When what your customer wants is at the center of your strategy, there’s no need to crack your brain on how to launch a product. A customer-first approach will inevitably lead you to the expected financial products like loans, deposits, and cards. A customer-centric approach in fact, has a bonus of ensuring your products will automatically get sales.
Riddhi recalls that one of the key things “digitally savvy” banks do better is cutting out silos: both in their thought process and how they approach customers. Here though, he opines that UNObank has another advantage. While incumbents have to work to drop their silos, UNObank is starting fresh without any baggage.
Instead, many of the collaborators also agreed that the top brass at UNObank’s willingness to get bullish was a crucial element to the synergy that propelled the development of the digital bank.
Pete Murray, Head of FSI in AWS
Pete Murray, Head of FSI in AWS Asean, said “the core ingredient that we see as the most important for any organisation, large or small, is to have this kind of mindset in their senior leadership that’s willing to set aggressive top-down goals and execute against those goals.”
The aggressive approach also applies to how the digital bank interprets the format.
Of course, one cannot preclude that UNObank has an advantage.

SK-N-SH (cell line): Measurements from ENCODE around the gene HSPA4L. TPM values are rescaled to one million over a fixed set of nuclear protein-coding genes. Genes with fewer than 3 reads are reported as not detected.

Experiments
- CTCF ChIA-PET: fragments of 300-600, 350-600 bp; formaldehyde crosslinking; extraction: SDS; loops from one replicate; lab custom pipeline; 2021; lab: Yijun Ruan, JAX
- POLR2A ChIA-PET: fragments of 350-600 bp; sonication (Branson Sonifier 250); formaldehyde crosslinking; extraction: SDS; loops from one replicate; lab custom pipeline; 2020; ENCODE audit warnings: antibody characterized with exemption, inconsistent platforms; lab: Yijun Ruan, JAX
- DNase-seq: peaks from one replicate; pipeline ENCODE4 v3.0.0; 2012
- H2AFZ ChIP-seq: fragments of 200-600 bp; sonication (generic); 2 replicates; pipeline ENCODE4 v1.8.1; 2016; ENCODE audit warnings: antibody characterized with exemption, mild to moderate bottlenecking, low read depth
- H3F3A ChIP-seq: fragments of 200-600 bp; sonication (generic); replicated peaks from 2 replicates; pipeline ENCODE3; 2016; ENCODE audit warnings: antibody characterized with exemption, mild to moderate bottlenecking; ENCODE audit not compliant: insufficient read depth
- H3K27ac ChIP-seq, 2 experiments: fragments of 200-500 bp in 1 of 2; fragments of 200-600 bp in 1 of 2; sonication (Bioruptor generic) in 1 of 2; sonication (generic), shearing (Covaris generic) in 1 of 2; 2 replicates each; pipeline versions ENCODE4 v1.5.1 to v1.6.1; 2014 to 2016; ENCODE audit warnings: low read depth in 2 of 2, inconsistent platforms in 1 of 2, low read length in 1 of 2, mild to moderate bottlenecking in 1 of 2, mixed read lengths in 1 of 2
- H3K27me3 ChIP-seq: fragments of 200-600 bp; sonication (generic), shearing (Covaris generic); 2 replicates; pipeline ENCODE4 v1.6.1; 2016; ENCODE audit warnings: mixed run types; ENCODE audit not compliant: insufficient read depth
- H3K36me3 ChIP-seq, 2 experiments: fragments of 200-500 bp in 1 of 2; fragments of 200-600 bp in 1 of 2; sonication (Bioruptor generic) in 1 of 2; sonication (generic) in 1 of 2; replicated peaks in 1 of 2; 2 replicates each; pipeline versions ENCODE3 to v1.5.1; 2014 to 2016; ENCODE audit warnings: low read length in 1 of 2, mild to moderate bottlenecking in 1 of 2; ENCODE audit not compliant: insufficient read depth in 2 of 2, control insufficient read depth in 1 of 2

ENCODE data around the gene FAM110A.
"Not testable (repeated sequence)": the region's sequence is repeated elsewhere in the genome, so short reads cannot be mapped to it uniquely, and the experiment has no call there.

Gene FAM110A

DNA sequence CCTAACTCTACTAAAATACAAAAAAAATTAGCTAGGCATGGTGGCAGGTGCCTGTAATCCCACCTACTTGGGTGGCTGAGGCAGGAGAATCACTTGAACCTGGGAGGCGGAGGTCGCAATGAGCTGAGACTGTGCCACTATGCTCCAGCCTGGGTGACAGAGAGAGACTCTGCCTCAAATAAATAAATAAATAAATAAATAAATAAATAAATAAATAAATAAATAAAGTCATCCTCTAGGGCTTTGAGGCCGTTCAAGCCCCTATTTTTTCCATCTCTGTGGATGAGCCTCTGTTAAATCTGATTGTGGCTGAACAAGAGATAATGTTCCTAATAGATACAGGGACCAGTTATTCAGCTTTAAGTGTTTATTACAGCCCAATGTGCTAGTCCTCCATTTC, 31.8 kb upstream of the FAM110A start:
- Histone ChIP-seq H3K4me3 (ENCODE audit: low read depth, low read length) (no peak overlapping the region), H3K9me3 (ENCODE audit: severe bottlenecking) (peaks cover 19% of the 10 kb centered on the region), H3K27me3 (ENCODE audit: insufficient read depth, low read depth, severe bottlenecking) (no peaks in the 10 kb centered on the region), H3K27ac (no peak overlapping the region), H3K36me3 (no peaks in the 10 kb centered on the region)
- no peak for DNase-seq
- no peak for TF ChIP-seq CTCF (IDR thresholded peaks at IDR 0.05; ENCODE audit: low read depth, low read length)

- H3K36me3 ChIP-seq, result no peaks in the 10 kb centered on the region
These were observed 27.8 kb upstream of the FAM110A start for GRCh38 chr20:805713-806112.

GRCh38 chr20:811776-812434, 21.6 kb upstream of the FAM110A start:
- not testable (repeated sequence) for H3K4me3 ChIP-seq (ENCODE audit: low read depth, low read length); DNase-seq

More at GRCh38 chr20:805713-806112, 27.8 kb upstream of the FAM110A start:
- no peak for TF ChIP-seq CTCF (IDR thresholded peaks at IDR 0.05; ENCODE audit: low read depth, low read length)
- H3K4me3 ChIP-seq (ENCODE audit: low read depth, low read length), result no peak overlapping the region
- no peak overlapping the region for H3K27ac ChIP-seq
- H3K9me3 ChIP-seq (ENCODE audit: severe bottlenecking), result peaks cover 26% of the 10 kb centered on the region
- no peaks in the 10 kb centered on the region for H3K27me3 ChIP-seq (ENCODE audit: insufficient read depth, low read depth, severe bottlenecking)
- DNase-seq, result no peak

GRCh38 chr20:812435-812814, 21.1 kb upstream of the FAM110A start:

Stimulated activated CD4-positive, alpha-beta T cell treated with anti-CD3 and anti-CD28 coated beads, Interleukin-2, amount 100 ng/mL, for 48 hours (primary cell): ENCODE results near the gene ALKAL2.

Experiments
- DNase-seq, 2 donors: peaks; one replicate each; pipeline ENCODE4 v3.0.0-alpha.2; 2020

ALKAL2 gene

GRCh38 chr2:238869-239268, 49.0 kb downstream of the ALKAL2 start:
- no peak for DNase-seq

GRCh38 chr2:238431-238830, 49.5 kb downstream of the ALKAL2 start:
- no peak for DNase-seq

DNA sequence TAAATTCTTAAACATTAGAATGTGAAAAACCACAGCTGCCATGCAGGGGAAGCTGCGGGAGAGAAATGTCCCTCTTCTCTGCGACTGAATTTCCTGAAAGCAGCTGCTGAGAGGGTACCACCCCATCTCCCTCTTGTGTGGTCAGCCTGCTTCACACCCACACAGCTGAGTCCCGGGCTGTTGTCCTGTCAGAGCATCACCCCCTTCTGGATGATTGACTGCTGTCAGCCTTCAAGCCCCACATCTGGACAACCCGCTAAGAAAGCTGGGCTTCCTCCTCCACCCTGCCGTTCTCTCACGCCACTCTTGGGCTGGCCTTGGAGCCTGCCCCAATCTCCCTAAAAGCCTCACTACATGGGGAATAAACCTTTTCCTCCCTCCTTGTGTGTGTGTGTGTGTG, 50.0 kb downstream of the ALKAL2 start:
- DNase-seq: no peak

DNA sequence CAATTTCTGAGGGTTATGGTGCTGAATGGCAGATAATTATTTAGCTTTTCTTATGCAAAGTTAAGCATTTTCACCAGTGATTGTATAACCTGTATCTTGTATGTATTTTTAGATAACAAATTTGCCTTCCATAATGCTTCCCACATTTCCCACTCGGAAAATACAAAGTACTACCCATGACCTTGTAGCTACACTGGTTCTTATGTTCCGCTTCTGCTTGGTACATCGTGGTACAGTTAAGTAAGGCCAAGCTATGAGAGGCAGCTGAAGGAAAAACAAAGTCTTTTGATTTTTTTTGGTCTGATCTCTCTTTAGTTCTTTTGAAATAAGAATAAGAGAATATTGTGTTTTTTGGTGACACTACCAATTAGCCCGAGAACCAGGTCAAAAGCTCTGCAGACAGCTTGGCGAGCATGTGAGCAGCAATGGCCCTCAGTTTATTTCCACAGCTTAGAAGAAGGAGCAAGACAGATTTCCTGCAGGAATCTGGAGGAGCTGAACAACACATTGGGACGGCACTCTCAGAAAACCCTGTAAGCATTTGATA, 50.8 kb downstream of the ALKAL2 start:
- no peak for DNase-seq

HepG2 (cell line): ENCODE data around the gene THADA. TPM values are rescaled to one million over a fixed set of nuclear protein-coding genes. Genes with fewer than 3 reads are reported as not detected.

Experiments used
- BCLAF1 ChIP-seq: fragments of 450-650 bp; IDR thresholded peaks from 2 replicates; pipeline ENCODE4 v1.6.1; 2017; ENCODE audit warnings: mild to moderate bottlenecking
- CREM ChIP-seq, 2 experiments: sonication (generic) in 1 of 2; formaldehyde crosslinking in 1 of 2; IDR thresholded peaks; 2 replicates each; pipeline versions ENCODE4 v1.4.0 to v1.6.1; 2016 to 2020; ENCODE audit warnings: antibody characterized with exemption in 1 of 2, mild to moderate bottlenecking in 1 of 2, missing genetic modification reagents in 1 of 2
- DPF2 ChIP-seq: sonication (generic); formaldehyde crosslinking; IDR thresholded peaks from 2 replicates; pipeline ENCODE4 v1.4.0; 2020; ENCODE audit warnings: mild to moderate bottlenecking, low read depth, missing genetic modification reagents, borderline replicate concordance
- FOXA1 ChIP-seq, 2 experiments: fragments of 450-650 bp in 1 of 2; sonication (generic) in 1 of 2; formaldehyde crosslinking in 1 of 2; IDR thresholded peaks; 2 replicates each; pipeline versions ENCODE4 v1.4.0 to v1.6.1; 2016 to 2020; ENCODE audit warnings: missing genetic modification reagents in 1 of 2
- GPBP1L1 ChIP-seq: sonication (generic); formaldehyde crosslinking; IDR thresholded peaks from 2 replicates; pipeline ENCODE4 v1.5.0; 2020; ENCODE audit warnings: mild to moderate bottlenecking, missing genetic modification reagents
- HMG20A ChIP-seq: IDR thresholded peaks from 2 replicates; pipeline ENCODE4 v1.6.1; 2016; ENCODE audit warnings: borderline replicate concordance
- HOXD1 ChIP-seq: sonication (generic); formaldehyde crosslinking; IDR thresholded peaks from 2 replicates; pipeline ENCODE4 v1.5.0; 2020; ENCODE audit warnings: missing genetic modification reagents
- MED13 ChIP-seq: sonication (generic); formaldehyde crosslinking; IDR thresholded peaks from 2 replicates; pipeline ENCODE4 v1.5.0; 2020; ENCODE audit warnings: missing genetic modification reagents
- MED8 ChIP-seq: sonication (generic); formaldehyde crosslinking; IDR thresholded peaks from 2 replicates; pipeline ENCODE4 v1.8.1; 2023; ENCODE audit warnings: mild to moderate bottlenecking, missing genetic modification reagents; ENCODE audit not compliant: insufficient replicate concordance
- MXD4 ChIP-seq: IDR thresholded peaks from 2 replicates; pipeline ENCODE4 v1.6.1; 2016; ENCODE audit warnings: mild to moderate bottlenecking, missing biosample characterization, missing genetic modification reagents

As Myles Bertrand, Managing Director in Mambu opined during the livestream, “The UNOs of the world have an advantage that they’re not hamstrung by their legacy processes, their culture, [and] people who’ve done it the same way within 20 years in the bank.”
Myles Bertrand, a Managing Director in Mambu
In fact, Myles shared that incumbents with their legacies may feel like “trying to get the Titanic to turn the corner, rather than a speedboat”. UNObank, the speedboat in this metaphor, is just more equipped to make changes quickly, and responding to the market much faster than incumbents can.
All is not lost for incumbents, fortunately, as Myles outlines an example of a large European bank that approached things from a business perspective: they built a completely separate business unit, and a new platform from scratch but still use the bank’s license and credit decisioning rules. As a result, a 3-4 week loan approval timeline was shortened to just 15-minutes, all while using the customer-first approach. They knew exactly which wheels needed greasing, and were more efficient with their digital transformation.
Finding The Right Business Partners
“We can talk about technology and we’re passionate about that. But in this kind of scenario where we’re building a digital bank together and doing it at speed, it’s all about that cultural alignment,” said Pete.